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Quantum Brain Sensors Could Help Identify Dementia and Other Brain Diseases

Chaim Ford Chaim Ford December 1, 2021
Medically reviewed by Susan Kerrigan, MD and Marianne Madsen

According to a team of quantum physicists at the University of Sussex, identifying brain diseases such as dementia, ALS, and Parkinson’s disease may become easier in the future thanks to new highly sensitive quantum sensors for the brain. In a paper published in Scientific Reports, the team’s research findings indicated that the quantum sensors could identify a slowing in the speed at which signals travel across the brain.

 

The scanners currently being developed by the team can detect the magnetic fields generated when neurons fire. These magnetic fields can allow a doctor to measure changes in brain waves from one moment to the next by tracking the speed at which brain signals travel across the brain. The scan results can then be compared to any subsequent tests to check whether there has been a slowing in brain activity. Any slowing of brain activity is often a sign of specific brain diseases such as Alzheimer’s disease. The comparative data and new methods of identifying biomarkers that this new technology allows for could be crucial in identifying the early onset of any of these diseases.

 

Aikaterini Gialopsou is the paper’s lead author and a doctoral researcher in the School of Mathematical and Physical Sciences at the University of Sussex and Brighton and Sussex Medical School. She believes the discovery could be significant for all doctors and patients concerned with the development of brain disorders.

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“We’ve shown for the first time that quantum sensors can produce highly accurate results in terms of both space and time. While other teams have shown the benefits in terms of locating signals in the brain, this is the first time that quantum sensors have proved to be so accurate in terms of the timing of signals too,” she says.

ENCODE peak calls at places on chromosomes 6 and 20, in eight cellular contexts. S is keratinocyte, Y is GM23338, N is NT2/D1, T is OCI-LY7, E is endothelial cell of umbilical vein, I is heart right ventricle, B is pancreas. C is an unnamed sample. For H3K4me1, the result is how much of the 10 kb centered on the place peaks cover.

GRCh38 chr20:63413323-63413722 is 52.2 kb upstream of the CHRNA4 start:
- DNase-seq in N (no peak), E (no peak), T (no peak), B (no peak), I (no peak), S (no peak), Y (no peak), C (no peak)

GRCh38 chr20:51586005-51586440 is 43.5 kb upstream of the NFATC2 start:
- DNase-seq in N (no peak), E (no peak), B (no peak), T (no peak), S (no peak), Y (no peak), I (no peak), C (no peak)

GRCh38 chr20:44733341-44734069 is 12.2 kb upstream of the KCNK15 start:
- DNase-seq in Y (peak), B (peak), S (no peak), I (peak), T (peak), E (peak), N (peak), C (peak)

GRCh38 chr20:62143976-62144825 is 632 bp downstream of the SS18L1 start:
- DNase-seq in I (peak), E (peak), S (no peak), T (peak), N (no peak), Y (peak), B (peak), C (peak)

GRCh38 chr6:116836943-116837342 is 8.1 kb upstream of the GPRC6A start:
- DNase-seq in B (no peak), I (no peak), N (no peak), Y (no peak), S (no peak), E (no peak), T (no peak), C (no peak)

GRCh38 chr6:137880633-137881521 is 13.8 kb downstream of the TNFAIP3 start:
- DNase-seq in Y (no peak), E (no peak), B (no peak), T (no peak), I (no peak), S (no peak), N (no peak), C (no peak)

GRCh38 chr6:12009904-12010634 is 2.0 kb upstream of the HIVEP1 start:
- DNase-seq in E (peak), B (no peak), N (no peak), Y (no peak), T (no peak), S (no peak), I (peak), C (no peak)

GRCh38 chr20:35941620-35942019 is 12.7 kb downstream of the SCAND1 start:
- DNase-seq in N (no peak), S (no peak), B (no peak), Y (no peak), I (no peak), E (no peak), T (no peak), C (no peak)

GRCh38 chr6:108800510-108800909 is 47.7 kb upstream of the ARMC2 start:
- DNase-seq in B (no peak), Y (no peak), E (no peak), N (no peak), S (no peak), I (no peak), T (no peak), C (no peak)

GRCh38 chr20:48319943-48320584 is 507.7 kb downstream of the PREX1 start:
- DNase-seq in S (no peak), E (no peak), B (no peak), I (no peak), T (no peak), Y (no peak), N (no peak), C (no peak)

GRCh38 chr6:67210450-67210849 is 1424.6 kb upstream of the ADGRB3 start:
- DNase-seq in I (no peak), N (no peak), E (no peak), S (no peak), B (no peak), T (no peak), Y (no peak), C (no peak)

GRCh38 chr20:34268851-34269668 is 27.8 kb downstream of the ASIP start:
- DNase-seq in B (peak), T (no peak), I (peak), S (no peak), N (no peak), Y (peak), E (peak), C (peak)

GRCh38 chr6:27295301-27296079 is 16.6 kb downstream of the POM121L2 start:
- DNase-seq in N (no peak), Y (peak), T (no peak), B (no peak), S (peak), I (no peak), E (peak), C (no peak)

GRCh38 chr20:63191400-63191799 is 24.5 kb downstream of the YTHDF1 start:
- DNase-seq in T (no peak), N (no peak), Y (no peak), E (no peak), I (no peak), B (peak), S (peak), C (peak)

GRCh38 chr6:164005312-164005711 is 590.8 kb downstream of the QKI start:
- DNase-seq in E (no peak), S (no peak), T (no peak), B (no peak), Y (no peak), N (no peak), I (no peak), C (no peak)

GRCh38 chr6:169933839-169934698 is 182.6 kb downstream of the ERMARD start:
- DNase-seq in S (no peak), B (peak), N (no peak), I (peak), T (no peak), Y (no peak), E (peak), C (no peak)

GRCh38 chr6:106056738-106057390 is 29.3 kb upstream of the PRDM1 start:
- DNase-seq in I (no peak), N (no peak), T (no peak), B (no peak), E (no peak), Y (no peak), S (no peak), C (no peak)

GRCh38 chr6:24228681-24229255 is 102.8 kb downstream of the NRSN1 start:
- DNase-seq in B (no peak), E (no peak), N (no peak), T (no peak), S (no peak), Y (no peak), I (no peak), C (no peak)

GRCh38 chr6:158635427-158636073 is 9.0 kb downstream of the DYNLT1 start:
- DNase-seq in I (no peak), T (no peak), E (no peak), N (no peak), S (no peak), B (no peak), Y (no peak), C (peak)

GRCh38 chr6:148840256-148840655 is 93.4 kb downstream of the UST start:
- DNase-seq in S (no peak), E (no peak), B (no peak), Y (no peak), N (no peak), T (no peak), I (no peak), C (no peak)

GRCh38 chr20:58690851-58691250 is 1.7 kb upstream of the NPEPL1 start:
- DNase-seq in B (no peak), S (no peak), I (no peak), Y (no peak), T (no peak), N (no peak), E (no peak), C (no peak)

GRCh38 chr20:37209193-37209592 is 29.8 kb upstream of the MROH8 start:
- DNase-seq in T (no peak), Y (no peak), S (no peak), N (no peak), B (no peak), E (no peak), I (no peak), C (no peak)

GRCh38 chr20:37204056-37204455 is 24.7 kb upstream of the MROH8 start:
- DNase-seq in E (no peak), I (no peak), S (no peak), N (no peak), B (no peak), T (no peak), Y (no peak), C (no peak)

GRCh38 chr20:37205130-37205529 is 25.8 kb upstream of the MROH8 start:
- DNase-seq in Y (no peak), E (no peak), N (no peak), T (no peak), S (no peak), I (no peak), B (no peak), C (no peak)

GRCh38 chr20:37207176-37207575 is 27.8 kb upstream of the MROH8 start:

The technology behind the scanners is called magnetoencephalography (MEG). Currently, MEG scanners exist, but they are only used in highly controlled laboratory experiments due to their size and the cost of operating them. However, when combined with quantum sensors, MEG technology can lead to several improvements compared to existing brain scanners.

 

The scanners currently used to measure brain activity, such as EEG or fMRI scanners, are designed to send a signal to the brain and record what comes back. By contrast, quantum scanners can passively measure what is occurring inside the brain from the outside. This method of scanning is non-invasive, eliminating any health risk that might be associated with invasive scanning.

 

The most significant improvement these new scanners offer is the greater accuracy they have over existing scanners. This increased accuracy is due, in part, to the fact that the sensors can get closer to the skull. The result of this closer proximity means that the sensors improve both the spatial and temporal resolution of the results. This would allow a doctor to see brain signals that are usually inaccessible to other scanners.

 

According to Professor Peter Kruger, the Head of the Quantum Systems and Devices Lab at the University of Sussex, the use of quantum technology is what improves the accuracy of the sensors.

 

“The sensors contain a gas of rubidium atoms,” Professor Kruger explains. “Beams of laser light are shone at the atoms, and when the atoms experience changes in a magnetic field, they emit light differently. Fluctuations in the emitted light reveal changes in the magnetic activity in the brain. The quantum sensors are accurate within milliseconds and within several millimeters.”

 

Gialopsou is hopeful that this new development in quantum sensor technology will be crucial for helping move the scanners out of the laboratory and into real-world clinical settings.

 

“It’s our hope with this development that in discovering this enhanced function of quantum brain scanners, the door is opened to further developments that could bring about a quantum revolution in neuroscience,” she says. “This matters because, although the scanners are in their infancy, it has implications for future developments that could lead to crucial early diagnosis of brain diseases, such as ALS, MS, and even Alzheimer’s. That’s what motivates us as a team.”

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